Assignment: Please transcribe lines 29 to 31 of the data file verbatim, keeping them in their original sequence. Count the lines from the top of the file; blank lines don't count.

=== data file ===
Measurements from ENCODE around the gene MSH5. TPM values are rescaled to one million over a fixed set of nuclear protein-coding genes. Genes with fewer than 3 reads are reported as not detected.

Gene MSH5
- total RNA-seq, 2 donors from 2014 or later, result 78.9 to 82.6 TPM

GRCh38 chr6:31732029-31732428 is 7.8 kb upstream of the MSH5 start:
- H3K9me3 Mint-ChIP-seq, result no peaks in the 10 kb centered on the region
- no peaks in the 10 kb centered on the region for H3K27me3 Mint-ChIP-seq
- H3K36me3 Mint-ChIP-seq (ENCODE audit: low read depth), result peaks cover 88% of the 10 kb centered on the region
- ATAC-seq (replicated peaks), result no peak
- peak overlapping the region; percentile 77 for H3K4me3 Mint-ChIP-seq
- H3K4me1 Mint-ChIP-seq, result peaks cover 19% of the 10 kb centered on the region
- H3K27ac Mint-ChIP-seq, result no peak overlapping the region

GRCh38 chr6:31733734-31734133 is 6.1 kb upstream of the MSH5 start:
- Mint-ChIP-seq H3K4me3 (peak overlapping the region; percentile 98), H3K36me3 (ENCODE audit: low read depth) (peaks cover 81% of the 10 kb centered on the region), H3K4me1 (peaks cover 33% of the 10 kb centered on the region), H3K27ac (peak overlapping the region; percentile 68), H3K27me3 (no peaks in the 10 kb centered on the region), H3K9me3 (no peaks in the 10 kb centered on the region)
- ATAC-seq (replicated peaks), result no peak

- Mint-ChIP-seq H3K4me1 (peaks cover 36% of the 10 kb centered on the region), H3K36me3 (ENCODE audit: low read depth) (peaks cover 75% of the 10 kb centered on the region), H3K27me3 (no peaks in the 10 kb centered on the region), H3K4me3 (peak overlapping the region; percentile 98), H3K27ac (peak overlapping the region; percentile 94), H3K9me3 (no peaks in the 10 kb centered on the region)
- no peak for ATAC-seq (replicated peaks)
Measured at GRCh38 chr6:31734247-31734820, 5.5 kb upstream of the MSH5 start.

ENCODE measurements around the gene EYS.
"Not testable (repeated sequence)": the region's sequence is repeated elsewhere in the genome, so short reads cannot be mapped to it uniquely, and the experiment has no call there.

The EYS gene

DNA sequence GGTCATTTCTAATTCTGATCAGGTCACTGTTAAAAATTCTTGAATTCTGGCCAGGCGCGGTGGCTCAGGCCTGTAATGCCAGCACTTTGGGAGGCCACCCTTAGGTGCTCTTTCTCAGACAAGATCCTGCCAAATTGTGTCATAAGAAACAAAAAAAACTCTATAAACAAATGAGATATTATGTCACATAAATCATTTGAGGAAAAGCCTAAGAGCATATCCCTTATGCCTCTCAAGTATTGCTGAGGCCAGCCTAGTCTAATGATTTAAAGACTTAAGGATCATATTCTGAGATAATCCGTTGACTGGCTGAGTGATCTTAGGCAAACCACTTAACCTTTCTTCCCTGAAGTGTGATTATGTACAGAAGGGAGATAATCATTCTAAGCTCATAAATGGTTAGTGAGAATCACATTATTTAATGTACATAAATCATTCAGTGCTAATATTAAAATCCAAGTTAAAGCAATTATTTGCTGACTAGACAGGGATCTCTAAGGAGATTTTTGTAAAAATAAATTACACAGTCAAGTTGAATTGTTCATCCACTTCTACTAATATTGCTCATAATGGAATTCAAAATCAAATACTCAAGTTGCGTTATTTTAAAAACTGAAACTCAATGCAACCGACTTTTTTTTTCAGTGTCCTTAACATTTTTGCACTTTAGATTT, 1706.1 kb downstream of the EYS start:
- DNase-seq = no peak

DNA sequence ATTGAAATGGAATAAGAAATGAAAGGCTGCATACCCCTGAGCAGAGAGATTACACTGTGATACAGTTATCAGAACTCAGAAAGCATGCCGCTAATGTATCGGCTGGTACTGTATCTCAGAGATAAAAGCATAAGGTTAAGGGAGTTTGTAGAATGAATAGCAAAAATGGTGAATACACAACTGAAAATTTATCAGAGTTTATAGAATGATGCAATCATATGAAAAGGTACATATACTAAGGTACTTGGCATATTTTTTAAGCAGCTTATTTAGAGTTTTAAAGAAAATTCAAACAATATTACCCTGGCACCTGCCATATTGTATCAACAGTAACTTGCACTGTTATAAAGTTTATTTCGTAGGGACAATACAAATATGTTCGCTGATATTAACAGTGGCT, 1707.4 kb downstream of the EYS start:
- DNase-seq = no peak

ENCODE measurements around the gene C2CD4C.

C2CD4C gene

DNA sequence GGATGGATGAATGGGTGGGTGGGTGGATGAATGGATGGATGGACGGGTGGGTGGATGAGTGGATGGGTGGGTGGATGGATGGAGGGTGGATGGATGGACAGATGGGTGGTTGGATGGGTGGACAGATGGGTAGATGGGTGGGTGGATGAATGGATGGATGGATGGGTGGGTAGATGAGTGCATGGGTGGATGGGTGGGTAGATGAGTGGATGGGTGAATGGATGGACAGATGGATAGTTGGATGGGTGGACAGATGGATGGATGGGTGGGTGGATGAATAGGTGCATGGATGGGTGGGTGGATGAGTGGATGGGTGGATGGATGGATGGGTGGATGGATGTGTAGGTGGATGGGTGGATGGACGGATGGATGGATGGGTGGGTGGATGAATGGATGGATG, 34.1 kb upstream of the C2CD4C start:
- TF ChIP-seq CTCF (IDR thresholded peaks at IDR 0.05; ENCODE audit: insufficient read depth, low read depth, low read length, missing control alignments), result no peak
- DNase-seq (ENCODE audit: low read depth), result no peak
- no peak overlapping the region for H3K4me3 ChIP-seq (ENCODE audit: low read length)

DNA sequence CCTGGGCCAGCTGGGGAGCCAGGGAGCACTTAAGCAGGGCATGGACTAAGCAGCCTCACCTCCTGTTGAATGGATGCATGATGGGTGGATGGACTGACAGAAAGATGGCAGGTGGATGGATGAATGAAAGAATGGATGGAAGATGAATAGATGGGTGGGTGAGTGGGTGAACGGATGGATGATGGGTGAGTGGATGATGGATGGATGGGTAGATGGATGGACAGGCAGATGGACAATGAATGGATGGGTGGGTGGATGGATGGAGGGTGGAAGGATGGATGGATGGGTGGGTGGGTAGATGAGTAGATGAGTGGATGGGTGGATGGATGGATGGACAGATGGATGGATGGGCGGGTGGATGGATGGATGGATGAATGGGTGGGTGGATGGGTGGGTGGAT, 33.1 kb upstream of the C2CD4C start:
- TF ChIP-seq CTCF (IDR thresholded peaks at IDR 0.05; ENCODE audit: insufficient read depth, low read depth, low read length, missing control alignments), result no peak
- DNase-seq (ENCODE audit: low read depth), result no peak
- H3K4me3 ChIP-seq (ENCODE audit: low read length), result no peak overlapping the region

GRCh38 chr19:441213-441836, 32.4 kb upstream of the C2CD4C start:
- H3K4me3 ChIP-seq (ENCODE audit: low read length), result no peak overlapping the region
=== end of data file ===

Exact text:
- DNase-seq (ENCODE audit: low read depth), result no peak
- no peak overlapping the region for H3K4me3 ChIP-seq (ENCODE audit: low read length)

DNA sequence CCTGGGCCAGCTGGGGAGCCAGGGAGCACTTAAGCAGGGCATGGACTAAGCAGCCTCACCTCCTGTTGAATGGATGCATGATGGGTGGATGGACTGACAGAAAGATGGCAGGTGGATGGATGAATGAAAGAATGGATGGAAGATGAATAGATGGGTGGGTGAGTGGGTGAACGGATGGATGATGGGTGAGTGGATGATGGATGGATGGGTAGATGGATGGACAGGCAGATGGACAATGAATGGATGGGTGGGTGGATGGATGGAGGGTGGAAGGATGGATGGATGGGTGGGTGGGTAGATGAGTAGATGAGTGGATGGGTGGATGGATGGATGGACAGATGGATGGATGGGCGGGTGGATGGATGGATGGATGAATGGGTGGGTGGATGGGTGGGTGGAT, 33.1 kb upstream of the C2CD4C start: